AES operates on 128 bits of data. We can use modes of operation to turn AES (and any block cipher for that matter) into something that can handle longer (or shorter) data. If you want the ciphertext to be limited to
X bits (above you said characters, I'm switching this to bits to make things easy),
X must be at least as long as the plaintext data (compression may change that, but you must be very careful).
Using a stream-like mode (which would turn AES into a stream cipher) such as CTR mode, the plaintext text length and ciphertext length will be the same. Using a mode like CBC, the ciphertext will be slightly larger (at most 255 bits longer).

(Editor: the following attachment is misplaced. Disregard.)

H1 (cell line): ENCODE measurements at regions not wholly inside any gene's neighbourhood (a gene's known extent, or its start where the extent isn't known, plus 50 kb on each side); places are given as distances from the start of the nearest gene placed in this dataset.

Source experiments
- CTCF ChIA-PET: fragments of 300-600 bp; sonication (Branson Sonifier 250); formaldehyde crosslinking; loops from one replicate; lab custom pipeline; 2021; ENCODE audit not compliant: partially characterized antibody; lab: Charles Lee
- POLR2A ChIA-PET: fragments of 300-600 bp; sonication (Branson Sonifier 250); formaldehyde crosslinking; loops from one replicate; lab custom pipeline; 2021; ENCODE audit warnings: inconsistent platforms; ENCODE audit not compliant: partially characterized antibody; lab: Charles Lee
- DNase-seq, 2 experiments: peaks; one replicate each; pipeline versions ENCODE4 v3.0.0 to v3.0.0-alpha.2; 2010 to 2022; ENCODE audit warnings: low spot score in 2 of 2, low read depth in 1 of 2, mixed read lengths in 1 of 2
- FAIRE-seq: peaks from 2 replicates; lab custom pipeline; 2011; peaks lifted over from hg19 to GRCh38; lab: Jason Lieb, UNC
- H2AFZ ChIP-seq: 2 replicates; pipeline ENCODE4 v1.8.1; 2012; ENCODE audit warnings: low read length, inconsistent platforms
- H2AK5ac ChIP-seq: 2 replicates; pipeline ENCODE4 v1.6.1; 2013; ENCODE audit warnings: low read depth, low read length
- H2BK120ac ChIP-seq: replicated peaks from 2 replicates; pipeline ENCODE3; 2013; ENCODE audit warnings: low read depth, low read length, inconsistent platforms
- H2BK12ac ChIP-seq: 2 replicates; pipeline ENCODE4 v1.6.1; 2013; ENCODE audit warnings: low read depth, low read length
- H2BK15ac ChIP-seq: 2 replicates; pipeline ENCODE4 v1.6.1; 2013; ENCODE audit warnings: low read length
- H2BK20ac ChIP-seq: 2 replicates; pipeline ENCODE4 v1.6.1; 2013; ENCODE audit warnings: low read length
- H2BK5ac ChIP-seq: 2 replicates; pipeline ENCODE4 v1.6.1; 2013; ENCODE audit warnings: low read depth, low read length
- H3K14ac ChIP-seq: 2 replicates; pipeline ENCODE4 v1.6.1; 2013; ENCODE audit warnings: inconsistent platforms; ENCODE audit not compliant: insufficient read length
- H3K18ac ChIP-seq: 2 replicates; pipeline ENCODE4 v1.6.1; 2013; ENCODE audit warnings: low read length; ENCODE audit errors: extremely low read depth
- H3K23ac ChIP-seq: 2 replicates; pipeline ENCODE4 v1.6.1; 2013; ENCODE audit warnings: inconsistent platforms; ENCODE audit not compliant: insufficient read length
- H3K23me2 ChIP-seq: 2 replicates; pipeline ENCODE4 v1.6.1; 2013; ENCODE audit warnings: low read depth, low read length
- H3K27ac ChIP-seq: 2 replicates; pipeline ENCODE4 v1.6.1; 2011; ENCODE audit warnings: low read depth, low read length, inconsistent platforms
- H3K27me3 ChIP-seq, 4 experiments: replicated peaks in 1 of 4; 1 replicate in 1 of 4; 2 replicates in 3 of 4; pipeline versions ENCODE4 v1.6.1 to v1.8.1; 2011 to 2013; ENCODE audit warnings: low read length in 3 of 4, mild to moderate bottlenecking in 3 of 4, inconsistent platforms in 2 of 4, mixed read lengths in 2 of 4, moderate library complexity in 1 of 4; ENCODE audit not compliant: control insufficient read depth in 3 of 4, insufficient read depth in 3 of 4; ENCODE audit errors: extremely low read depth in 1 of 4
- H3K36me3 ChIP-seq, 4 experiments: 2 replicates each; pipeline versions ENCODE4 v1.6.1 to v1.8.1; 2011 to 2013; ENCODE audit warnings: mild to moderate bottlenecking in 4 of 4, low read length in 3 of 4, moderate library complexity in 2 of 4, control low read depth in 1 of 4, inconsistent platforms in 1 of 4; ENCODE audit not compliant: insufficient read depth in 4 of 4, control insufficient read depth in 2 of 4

The two modes I listed above only provide confidentiality guarantees. This can be devastating to security, however. Especially if you are using a stream-like mode. To add integrity, you can use something like HMAC or an authenticated encryption scheme. If at all possible, you should do this as it would prevent entire classes of attacks. Authenticated encryption will make the output of the cipher longer than the plaintext, because it adds an authentication tag to the data.